Activity for ‘O Le Aso S Pa’epa’e’

O Le Aso S Pa’epa’e

by Sarona Aiono-Iosefa

This is a Tupu reader in a series which has other language versions available in Sāmoan, Cook Islands Maori (Tāpati Tatau), Niuean (Aho he tau Fānau), Tokelauan (Aho Hā Paepae) and Tongan (Sāpate ‘o Fānau), as well as an English language version in the Ready to Read series, called White Sunday in Samoa. It tells the true story of a young boy named Tafu, who is getting ready to take part in White Sunday celebrations in Samoa – a special day which celebrates children. The text is supported by full colour photos which show Tafu’s preparations and special day of celebration with his family.

This book was nominated because Sarona Aiono-Iosefa is a respected author, and the real pictures were appealing. The celebration of White Sunday is important in Pacific Island culture, and so should be reflected in the collection.

Activity: LANGUAGES OF THE PACIFIC (Learning Languages)

Curriculum Level 1, 2 & 3 (see curriculum links at the end of the activity)

NZC Key Competencies

  • thinking
  • using language, symbols and text
  • participating and contributing
  • relating to others


 This is a true story, which tells about a young boy’s preparations for White Sunday in Samoa. This story is available in 5 Pacific Island languages, as well as an English language version, so provides an excellent starting point for learning a new language.1. Invite older children or adults from the community, who are able to read and speak in any of the languages you wish to focus on. You may even have students in the class who are able to read and speak a Pacific Island language.Ask them to come and read the story and talk about the celebration of White Sunday. Encourage them to talk about the photos as they read, so that children can follow the ideas in the story, even if they do not understand the words.

2. After reading, ask the children if they recognized any of the words they heard in the story. They may have identified more common words like: mama, aunty, uncle. Some children may have also heard: fale (house), lavalava (skirt or dress), umu(oven).

3. Ask the visitor to teach the children some more vocabulary from their own language.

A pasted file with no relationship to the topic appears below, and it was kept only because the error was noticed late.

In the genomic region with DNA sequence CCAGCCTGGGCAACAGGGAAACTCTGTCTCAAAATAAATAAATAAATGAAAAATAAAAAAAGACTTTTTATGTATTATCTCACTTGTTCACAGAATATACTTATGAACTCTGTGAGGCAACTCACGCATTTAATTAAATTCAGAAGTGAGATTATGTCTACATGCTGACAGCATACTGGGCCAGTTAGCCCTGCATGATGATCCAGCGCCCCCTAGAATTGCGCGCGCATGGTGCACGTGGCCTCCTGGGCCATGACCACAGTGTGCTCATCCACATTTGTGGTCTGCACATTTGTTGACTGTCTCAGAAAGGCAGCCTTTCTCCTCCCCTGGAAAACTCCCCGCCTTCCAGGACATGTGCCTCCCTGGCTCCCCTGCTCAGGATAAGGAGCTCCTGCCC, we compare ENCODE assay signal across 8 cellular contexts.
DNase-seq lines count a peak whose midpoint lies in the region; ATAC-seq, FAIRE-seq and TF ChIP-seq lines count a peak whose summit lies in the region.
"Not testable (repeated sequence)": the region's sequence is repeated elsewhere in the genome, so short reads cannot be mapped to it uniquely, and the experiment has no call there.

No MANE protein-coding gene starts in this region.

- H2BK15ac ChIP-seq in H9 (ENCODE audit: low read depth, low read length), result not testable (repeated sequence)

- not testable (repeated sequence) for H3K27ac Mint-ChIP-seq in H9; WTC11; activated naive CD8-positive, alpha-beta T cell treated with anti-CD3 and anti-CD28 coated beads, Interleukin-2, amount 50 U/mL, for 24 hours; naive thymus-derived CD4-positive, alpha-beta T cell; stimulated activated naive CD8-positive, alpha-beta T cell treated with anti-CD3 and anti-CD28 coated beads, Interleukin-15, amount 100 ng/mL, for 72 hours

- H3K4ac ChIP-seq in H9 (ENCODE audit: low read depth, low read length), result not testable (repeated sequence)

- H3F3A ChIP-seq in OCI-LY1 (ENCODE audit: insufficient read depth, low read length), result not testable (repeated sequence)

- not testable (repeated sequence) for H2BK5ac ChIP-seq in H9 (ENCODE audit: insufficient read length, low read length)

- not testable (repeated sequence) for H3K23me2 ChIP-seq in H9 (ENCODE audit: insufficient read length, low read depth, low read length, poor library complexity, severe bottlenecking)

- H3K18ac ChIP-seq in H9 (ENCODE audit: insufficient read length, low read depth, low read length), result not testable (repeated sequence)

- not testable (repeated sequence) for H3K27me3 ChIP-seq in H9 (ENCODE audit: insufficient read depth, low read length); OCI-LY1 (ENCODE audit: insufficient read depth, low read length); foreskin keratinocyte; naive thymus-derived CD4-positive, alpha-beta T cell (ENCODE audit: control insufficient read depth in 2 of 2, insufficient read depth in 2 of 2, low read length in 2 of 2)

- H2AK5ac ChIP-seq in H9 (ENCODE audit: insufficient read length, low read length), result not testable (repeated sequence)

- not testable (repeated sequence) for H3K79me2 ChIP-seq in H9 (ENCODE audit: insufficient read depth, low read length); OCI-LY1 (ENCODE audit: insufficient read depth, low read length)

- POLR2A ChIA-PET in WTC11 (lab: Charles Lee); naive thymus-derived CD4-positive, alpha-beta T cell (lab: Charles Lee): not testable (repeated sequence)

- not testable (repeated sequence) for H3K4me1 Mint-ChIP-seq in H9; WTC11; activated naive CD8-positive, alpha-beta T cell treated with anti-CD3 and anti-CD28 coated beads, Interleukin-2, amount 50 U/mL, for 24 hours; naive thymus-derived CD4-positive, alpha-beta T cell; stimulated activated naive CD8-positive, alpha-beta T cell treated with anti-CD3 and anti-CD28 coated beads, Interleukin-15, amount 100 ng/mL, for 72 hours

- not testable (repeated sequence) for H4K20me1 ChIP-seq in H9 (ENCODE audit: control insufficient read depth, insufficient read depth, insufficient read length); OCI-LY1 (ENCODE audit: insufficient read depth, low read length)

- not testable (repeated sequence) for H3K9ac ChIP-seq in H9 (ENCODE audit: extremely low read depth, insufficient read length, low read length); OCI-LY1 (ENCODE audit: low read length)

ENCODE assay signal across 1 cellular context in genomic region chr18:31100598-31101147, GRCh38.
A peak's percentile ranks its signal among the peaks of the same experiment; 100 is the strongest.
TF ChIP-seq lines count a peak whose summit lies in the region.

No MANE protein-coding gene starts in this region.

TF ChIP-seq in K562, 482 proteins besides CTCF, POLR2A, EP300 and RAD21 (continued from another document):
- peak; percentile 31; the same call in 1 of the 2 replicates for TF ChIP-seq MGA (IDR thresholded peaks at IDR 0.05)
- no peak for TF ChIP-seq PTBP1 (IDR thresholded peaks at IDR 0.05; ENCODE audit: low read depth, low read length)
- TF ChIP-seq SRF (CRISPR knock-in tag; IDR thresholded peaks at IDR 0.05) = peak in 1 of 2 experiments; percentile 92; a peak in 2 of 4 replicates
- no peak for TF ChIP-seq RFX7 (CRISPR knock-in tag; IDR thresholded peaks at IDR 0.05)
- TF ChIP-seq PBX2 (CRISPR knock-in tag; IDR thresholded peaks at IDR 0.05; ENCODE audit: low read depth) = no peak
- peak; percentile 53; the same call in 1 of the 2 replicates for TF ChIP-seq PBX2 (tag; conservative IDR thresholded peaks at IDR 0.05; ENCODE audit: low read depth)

Using this new vocabulary, children can make their own “memory” cards to play with. The cards should show words and pictures, and encourage students to say each word as they turn the cards over.

At Level 3, children could be taught enough to begin constructing simple sentences of their own.

4. Ask the visitor to choose a short passage from the story. Have the words of this passage so that they are visible to all students, and have them learn how to read this passage, using correct pronunciation. Children could go away and practice with a buddy, then “perform” the passage to the class and visitor.


  • · different language versions
  • · parents/ older students or adults who can speak Sāmoan, Cook Island Māori, Niuean, Tokelauan or Tongan

Taking it further

As part of the Language Knowledge strand of Learning Languages, students are required to “compare and contrast” languages. If you are focusing on more than one Pacific Island language, students could be involved in identifying aspects of different languages, which are similar or different to each other.
Curriculum Links Learning Languages Proficiency Descriptor

  • students can understand and use familiar expressions and everyday vocabulary (Level 1 & 2)
  • students can understand and construct simple texts using their knowledge of the target language (Level 3)


Selecting and using language, symbols and texts to communicate

  • understand and produce information and ideas (Level 1, 2 & 3)

Participating and contributing in communities

  • use cultural knowledge to communicate appropriately (Level 1, 2 & 3)

Language Knowledge

  • recognise and describe ways in which the target language is organized (Level 1 & 2)
  • compare and contrast languages (Level 1, 2 & 3)

Cultural Knowledge

  • recognise and describe ways in which the target culture(s) is / are organized (Level 1 & 2)
  • compare and contrast cultural practices (Level 1, 2 & 3)

Links to other books in the PPBC

Watercress Tuna and the Children of Champion Street by Patricia GraceKa’akapera Tikai by Lino Nelisi

Tane Steals the Show by Lino Nelisi

Sione’s Talo by Lino Nelisi

My School Bag, My Preschool, When I go to Church by Tolo Pereira

Upside-down Face by Lemalu Ros Afamasaga

O Le Fa’aipoipoga by Emma Kruse Vaai

The Woven Flax Kete by Angie Belcher

– all of these books are available in dual or multi language versions, to support bilingual and new language learners.

Other ideas

  • The Ministry of Education have produced comprehensive notes for teachers, to accompany these Tupu readers, and in particular, for their use with learners who are bilingual. The notes provide questions and discussion points for during reading, as well as possible follow-up activities, such as sequencing a timeline of events and using the siapo patterns featured in the book (Learning Languages).

Ministry of Education. (2003). TUPU: Notes for Teachers. Wellington, New Zealand: Learning Media

  • Focus on the celebrations theme – talk about White Sunday and ask children to share about other celebrations in their own cultures, or in other cultures in the world. They could prepare a presentation or come dressed in their special clothing for a celebration (Social Science).